Dr. Andrew Schally: Nobel Prize laureate - VA History Office
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Dr. Andrew Schally: Nobel Prize laureate

Dr. Andrew Schally.
Dr. Andrew Schally. Photo coutesy of VAntage Point blog.

At a young age, Andrew Schally began exploring the possibility of a career in medical research. Born in Poland on November 30, 1926, Schally came from humble beginnings.  Throughout the Second World War, Schally and his family lived within a Jewish-Polish community in Romania, enduring Nazi occupation in the region.[1] Following the war, he began his lifelong journey into medical research by first studying in Scotland and England, before being admitted as a member of the National Institute of Medical Research Mill Hill of London in 1950 where he studied chemistry.”[2]

While working at Baylor University in the late 1950s, Schally began collaborating with the local Houston VA Hospital where he gained renown for his work with neuroendocrinology and gastroenterology. Seeing his research potential, the Veterans Administration decided to transfer him to the New Orleans VA Hospital where he became the  chief researcher of the hypothalamus in 1962.[3] This was also the year that Dr. Schally officially became a United States Citizen. At the same time, Schally was also a Professor of Medicine at Tulane University, highlighting the relationships the Veterans Administration formed with local medical schools to aid in research and discovery in the medical field.[4] Fond of military history, Dr. Schally felt a great sense of honor in his new position as he worked to help Veterans.

Dr. Schally’s research primarily focused on the body’s production and effect of hormones. Specifically, Schally studied hormones released in the hypothalamus of the brain including thyrotropin-releasing hormones, lutenizing hormone-releasing hormones, and follicle-stimulating hormones.[5] 

Ultimately, Dr. Schally concluded that the pituitary gland of the brain was under the control of the hypothalamus which regulates and releases particular hormones. Due to the relatively small quantities of these hormones within the pituitary, Dr. Schally and his combined VA-Tulane staff worked with a “large quantity of pig brains and lamb brains”[6] to uncover the structure of these hormones. 

In 1969, the team succeeded in isolating the pituitary hormone in question. As a result, they were able to reproduce this hormone chemically.[7] This research had significant implications, marking a breakthrough in research surrounding contraception, diabetes, abnormal growth, mental retardation, as well as depression and other mental disorders.[8]

His research on the synthesis of hypothalamic hormones[9] garnered Dr. Schally various honors and awards. In 1977, Dr. Schally along with collaborator Roger Guillemin received the Nobel Prize in Physiology or Medicine for “their discoveries concerning the peptide hormone production of the brain.”[10]  This was the same year that fellow VA researcher, Dr. Rosalyn Yalow won the Nobel Prize in Physiology or Medicine for her work with radioimmunoassay.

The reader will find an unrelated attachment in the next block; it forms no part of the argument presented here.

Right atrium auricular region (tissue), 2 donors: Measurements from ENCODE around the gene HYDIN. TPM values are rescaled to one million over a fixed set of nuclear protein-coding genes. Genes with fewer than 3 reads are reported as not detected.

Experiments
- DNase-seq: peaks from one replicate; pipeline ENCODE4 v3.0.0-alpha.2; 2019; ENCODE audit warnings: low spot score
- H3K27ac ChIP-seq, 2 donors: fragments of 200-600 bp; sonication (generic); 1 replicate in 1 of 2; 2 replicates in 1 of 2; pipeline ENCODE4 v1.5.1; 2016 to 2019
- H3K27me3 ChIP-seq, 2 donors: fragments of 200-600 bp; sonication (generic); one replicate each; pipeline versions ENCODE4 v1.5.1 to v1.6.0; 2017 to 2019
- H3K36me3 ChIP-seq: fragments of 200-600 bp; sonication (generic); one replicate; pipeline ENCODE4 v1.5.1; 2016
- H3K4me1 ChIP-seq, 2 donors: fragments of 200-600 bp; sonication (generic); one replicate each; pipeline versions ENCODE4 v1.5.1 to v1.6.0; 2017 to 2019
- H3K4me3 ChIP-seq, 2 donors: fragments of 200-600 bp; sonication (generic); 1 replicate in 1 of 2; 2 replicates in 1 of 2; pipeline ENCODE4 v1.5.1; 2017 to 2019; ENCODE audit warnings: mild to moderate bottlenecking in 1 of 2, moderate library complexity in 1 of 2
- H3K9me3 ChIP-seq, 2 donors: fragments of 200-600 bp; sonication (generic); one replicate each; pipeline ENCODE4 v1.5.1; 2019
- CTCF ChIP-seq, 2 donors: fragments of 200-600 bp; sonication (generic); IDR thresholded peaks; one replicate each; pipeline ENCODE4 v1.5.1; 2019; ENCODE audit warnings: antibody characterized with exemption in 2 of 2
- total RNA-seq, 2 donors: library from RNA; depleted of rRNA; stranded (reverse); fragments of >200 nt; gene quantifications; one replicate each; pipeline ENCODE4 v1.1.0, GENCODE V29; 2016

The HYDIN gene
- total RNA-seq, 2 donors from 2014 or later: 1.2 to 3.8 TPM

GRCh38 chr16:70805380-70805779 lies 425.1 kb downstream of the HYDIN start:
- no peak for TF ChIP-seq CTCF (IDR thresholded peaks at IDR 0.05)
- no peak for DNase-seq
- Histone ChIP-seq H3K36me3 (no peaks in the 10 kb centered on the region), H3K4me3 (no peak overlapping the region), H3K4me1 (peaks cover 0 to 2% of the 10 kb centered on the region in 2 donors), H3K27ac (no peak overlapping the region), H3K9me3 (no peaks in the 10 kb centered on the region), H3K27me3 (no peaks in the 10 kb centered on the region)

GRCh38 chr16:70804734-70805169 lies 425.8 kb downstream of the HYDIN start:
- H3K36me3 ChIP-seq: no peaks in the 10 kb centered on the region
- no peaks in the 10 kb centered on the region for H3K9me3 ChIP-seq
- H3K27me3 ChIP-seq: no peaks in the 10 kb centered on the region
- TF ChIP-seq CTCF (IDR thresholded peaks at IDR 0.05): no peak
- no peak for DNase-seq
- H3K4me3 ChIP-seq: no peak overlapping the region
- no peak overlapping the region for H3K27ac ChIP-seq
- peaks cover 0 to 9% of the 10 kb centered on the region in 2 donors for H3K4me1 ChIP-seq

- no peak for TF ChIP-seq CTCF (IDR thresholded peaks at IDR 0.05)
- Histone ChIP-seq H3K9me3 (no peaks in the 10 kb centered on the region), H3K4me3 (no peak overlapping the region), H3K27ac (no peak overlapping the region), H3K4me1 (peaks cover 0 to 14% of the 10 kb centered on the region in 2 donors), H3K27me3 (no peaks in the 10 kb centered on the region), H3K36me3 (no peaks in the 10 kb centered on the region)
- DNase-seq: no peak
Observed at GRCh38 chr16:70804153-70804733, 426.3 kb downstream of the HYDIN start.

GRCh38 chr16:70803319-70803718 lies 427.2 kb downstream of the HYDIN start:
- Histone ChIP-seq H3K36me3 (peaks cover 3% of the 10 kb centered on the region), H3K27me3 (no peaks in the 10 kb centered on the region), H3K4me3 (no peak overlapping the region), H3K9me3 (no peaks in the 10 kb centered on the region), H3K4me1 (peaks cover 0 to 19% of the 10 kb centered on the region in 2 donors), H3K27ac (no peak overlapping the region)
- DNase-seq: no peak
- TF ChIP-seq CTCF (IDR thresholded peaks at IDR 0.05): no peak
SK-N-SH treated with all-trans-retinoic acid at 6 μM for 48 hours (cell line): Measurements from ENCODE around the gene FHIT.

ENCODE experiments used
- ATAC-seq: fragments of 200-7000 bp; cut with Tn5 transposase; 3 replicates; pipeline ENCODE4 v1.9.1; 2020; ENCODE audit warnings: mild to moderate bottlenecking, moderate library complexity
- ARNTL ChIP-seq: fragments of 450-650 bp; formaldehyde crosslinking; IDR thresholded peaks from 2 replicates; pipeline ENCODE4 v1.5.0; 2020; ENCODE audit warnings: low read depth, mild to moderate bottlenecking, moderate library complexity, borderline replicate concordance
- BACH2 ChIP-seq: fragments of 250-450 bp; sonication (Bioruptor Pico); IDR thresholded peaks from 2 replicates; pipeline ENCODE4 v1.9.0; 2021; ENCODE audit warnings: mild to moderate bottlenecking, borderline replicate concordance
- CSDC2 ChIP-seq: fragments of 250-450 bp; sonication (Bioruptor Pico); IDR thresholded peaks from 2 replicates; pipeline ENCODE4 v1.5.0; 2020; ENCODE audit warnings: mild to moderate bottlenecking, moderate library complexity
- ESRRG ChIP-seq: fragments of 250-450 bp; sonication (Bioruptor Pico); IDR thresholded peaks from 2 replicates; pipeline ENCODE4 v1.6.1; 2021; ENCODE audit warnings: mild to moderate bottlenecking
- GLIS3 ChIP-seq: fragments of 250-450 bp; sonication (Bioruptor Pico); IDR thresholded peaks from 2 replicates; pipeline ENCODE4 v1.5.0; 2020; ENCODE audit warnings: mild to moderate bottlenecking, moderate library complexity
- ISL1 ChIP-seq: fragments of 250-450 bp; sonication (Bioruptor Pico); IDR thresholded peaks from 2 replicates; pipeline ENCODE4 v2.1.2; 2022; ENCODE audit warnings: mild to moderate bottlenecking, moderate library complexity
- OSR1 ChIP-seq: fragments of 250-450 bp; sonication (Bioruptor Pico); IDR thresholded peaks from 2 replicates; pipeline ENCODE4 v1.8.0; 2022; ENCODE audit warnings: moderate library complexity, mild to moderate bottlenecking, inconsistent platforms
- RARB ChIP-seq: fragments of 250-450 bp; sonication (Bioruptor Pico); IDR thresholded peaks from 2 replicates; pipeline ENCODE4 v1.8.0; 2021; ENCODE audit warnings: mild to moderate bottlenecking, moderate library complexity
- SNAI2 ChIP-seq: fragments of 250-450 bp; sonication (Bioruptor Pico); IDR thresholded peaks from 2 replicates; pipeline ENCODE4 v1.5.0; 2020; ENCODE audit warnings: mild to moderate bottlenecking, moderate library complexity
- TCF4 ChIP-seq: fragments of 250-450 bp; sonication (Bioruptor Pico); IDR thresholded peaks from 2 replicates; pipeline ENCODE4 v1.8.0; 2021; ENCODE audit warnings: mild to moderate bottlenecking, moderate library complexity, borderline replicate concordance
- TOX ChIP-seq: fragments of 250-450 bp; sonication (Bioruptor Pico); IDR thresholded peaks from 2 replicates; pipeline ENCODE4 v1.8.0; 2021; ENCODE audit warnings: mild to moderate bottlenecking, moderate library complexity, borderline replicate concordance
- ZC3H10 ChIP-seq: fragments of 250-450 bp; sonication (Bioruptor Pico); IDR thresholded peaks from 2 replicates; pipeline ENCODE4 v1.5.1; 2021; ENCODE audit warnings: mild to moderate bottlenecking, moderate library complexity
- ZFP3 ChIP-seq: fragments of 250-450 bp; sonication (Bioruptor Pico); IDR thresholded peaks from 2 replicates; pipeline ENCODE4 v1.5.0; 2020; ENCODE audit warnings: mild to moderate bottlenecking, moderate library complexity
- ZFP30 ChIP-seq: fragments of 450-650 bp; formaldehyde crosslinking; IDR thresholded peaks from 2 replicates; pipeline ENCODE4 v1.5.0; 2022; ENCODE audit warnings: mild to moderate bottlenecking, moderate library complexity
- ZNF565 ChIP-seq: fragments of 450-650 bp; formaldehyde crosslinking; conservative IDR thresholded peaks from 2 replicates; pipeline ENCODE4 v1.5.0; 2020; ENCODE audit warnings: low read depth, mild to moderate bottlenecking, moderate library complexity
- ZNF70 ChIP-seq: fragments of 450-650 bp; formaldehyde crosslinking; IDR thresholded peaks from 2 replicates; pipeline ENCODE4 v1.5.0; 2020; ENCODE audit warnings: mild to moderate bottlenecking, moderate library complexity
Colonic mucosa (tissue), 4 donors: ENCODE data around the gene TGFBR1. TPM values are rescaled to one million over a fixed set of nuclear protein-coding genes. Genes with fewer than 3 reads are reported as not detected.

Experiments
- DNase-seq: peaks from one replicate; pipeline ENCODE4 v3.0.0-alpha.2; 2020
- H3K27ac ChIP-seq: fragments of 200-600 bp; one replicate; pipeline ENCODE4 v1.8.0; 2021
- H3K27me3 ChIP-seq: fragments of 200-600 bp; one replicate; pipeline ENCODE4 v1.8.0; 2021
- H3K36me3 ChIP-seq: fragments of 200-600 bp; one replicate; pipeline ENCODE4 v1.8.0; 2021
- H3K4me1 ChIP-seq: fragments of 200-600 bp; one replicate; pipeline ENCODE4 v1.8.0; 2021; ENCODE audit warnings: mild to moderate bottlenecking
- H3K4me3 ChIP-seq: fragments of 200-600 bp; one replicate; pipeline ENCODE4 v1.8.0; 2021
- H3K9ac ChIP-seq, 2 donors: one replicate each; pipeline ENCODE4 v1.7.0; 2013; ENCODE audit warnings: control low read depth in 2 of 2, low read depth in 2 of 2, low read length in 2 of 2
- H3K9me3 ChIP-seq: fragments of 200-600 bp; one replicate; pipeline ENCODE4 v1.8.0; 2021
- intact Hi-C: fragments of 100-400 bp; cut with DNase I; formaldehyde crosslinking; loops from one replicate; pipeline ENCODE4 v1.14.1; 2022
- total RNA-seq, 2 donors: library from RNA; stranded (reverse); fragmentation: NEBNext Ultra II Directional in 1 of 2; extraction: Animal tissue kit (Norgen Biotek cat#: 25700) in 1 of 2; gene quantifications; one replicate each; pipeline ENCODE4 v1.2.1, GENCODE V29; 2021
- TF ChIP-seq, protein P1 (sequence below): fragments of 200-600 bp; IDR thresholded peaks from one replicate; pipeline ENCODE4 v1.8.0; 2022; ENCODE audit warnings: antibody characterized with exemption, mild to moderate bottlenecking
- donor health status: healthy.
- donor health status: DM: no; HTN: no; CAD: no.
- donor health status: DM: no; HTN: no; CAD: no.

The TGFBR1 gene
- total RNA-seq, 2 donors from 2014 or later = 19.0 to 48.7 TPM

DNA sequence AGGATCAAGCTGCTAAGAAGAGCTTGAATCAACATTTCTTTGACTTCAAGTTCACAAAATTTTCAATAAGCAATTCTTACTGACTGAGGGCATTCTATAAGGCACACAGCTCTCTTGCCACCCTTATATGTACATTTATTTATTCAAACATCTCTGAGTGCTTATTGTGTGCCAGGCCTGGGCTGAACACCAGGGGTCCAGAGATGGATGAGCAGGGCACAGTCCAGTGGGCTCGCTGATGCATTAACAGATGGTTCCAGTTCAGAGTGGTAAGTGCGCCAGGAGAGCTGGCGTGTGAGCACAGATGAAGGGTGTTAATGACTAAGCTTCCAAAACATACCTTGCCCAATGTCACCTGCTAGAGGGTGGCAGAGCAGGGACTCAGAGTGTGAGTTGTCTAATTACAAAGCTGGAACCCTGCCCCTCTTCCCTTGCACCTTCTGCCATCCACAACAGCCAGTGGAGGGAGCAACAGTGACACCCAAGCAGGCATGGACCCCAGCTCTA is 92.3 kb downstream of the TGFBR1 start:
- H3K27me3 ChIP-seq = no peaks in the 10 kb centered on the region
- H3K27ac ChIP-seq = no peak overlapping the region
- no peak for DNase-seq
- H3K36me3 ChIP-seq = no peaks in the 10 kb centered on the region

Since his arrival in 1962, Dr. Schally has continued to serve our Nation’s Veterans through his dedication to medical research which still continues today. When asked to reflect on his career, he wrote, “I am deeply grateful to the Department of Veterans Affairs for allowing me to serve U.S. Veterans — and in fact, indirectly the whole nation.”[11] 

Through research into “therapies for diseases, such as cancer” and other health issues, Dr. Schally’s work has had significant implications within the VA community and across the civilian population as a whole. 


By Parker Beverly, VA History Office intern and Wake Forest undergraduate student

[1].  “Andrew V. Schally – Biographical,” Nobel Prize, The Nobel Prize, accessed April 9, 2021, https://www.nobelprize.org/prizes/medicine/1977/schally/facts/.

[2].  “Andrew Schally,” Jewish Virtual Library, Jewish Virtual Library, accessed April 9, 2021, https://www.jewishvirtuallibrary.org/andrew-schally.

[3].  Ibid. 

[4].  Ibid. 

[5].  “Tulane University’s Contributions to Health Sciences research and education:  A Guide:  Dr. Andrew V. Schally,” Subject Guides, Tulane University Libraries, accessed April 15, 2021, https://libguides.tulane.edu/famousalumni/AVSchally.

[6].  “Andrew V. Schally – Facts,” Nobel Prize, Nobel Prize Organization, accessed April 9, 2021, https://www.nobelprize.org/prizes/medicine/1977/schally/lecture/.

[7].  Ibid. 

[8].  “Tulane University’s Contributions to Health Sciences research and education:  A Guide:  Dr. Andrew V. Schally,” Subject Guides, Tulane University Libraries, accessed April 15, 2021, https://libguides.tulane.edu/famousalumni/AVSchally.

[9].  “Dr. Schally Receives International Awards,” The Virginia Gazette (December 3, 1974). 

[10].  “The Nobel Prize in Physiology or Medicine 1977,” The Nobel Prize, Nobel Prize Organization, accessed April 9, 2021, https://www.nobelprize.org/prizes/medicine/1977/summary/.

[11].  Mitch Mirkin, “Reflections of a Nobel laureate in medicine on his career with VA,” VAntage Point, U.S. Department of Veterans Affairs, accessed April 11, 2021, https://blogs.va.gov/VAntage/54186/reflections-of-a-nobel-laureate-in-medicine-on-his-career-with-va/.

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